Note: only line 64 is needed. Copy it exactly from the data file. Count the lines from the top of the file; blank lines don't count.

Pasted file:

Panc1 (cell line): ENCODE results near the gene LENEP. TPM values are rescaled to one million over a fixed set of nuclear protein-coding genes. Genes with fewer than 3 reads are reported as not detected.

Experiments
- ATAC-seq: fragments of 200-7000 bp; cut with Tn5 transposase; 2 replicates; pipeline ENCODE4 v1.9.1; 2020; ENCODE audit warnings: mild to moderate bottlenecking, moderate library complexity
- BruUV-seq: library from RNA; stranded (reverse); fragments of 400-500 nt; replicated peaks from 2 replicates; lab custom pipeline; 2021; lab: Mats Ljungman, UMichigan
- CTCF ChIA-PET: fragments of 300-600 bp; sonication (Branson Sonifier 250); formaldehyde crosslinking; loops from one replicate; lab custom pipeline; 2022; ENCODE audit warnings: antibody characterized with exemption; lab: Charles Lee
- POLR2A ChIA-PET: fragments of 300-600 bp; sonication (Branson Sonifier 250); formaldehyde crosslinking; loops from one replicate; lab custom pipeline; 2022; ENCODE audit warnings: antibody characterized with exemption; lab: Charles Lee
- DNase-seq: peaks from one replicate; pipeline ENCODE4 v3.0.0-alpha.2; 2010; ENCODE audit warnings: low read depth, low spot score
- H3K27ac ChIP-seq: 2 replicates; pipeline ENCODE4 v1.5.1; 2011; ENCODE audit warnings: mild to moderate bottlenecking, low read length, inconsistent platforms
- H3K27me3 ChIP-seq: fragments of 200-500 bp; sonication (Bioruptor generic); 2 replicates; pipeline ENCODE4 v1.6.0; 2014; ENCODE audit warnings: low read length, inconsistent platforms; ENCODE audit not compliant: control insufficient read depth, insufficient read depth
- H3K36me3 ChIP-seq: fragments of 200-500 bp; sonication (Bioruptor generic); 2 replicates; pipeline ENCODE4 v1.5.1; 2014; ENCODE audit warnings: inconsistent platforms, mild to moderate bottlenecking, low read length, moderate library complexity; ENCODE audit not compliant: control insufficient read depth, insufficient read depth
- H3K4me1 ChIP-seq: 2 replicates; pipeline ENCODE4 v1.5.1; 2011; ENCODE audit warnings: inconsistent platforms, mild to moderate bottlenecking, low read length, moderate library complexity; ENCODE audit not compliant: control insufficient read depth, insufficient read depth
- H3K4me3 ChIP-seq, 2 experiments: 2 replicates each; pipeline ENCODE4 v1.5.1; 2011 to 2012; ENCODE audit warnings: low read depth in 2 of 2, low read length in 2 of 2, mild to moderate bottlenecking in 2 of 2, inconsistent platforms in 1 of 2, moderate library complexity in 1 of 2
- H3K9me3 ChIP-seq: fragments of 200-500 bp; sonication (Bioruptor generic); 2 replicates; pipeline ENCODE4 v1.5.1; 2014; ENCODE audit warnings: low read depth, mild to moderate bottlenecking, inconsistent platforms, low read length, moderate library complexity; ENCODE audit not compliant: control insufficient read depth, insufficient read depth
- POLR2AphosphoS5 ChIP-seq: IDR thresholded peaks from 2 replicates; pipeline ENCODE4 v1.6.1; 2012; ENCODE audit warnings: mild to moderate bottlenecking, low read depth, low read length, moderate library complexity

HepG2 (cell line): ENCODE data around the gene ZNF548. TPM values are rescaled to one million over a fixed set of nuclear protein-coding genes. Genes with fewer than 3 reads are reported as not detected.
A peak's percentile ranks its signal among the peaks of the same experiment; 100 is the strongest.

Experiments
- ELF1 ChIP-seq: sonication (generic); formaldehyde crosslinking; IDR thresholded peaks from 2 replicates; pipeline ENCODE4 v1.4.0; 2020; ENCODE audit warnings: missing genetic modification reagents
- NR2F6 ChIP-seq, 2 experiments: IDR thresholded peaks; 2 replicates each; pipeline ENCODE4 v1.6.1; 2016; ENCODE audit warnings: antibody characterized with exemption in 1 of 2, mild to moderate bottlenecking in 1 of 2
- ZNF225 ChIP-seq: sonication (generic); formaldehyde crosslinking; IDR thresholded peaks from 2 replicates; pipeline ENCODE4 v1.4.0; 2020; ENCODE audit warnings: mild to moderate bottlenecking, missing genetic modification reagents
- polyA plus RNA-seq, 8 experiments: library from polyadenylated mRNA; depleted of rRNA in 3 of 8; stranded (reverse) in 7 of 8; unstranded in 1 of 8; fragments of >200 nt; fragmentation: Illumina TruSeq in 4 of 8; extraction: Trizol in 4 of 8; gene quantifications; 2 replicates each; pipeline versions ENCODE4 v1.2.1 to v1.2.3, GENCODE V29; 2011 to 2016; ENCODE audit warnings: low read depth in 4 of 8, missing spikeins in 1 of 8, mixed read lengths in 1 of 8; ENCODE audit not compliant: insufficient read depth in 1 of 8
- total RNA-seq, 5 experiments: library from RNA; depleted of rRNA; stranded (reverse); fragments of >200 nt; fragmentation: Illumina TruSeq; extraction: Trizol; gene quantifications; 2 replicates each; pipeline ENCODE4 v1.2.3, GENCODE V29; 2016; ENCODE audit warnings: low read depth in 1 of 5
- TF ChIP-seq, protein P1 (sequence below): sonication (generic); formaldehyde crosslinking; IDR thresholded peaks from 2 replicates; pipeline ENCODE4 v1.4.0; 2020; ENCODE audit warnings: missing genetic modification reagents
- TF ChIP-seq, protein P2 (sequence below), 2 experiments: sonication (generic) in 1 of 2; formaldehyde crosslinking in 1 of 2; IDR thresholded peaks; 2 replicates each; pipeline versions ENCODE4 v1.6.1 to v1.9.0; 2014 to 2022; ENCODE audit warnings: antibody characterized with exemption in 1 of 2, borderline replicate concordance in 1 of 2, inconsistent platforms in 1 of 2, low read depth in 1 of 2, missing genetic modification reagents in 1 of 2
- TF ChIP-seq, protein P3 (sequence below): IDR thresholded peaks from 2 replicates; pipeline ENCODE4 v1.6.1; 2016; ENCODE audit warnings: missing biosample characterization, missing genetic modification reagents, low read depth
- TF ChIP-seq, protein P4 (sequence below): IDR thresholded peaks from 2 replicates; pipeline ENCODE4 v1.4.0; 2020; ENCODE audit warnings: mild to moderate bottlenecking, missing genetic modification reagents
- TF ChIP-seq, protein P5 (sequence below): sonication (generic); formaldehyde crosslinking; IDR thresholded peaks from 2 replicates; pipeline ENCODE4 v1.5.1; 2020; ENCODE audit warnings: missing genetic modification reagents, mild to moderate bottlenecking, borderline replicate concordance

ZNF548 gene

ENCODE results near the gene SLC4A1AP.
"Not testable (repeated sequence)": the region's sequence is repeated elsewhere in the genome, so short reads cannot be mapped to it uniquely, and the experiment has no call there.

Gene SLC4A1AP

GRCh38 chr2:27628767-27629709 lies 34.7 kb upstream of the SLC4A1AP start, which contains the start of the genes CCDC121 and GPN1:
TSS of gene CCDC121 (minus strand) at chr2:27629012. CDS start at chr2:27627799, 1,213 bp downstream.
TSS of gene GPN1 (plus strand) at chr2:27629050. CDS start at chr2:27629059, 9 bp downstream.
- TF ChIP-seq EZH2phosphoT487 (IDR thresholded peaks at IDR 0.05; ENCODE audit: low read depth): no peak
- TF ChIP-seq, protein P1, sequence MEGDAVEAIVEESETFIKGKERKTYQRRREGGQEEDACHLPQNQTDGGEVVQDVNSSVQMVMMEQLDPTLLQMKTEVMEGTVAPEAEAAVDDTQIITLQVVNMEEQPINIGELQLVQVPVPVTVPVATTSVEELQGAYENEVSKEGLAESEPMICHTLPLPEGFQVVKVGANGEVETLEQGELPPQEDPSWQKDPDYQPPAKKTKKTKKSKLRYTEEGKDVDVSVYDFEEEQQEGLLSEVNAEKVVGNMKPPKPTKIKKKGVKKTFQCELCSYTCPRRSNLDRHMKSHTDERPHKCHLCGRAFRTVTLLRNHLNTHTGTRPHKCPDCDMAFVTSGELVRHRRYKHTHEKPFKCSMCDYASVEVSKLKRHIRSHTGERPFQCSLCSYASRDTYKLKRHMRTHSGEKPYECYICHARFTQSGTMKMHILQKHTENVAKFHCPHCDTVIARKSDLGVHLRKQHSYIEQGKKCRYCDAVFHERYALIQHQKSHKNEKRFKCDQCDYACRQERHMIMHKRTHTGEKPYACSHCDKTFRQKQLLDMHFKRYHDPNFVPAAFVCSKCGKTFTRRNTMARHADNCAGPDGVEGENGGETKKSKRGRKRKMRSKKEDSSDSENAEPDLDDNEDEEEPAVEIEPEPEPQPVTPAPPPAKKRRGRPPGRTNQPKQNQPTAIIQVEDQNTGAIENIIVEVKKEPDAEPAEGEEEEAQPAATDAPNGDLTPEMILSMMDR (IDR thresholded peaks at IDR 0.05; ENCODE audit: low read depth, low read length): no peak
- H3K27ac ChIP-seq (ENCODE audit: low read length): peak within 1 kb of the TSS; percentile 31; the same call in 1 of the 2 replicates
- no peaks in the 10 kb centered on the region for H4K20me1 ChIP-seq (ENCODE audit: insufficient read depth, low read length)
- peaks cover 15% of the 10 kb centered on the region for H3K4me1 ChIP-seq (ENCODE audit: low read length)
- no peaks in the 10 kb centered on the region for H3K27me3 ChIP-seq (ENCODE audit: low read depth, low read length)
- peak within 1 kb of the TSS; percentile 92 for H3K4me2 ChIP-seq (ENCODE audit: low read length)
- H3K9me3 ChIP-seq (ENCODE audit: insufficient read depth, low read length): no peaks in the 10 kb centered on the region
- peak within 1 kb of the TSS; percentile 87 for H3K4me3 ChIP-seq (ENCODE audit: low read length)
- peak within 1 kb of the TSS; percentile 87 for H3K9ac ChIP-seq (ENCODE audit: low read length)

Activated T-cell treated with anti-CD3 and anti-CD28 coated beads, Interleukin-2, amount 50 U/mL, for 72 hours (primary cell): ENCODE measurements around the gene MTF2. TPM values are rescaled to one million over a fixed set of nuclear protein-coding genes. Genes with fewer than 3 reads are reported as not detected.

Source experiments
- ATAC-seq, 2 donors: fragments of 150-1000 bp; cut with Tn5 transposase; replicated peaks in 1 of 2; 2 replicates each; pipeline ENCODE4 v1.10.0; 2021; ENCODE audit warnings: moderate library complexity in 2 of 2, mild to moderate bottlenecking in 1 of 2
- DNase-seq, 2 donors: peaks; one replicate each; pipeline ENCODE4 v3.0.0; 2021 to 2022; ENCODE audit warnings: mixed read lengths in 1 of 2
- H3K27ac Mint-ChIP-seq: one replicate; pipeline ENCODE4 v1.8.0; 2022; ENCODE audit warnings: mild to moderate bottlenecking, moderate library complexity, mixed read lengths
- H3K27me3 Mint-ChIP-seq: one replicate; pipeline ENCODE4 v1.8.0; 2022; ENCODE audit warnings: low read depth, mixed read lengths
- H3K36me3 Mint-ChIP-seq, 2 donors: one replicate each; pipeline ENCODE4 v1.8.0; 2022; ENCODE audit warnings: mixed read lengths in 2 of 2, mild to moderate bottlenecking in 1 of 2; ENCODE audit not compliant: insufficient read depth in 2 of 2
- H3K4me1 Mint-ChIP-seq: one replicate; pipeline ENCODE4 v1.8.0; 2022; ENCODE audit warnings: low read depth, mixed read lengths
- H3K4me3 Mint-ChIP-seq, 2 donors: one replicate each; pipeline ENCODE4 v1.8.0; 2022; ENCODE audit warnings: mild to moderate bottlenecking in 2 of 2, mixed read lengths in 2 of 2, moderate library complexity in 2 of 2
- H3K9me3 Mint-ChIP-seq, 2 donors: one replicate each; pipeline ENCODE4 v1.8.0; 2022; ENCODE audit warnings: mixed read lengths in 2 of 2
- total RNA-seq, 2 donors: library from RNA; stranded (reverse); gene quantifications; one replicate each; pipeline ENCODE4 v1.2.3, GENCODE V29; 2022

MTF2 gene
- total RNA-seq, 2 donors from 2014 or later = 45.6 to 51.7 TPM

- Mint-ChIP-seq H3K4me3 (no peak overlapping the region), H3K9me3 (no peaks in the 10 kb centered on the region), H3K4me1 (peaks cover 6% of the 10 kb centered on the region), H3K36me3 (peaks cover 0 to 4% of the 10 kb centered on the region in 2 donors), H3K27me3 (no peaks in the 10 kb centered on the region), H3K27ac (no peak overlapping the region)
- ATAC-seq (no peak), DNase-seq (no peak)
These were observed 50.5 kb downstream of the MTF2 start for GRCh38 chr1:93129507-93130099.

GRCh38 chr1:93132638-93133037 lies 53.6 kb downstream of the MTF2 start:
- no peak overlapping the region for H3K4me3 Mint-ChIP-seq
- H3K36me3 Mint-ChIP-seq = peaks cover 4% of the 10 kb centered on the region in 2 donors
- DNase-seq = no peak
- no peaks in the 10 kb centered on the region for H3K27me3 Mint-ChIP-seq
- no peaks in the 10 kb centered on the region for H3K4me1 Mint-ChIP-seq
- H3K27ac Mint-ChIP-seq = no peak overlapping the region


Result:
- DNase-seq = no peak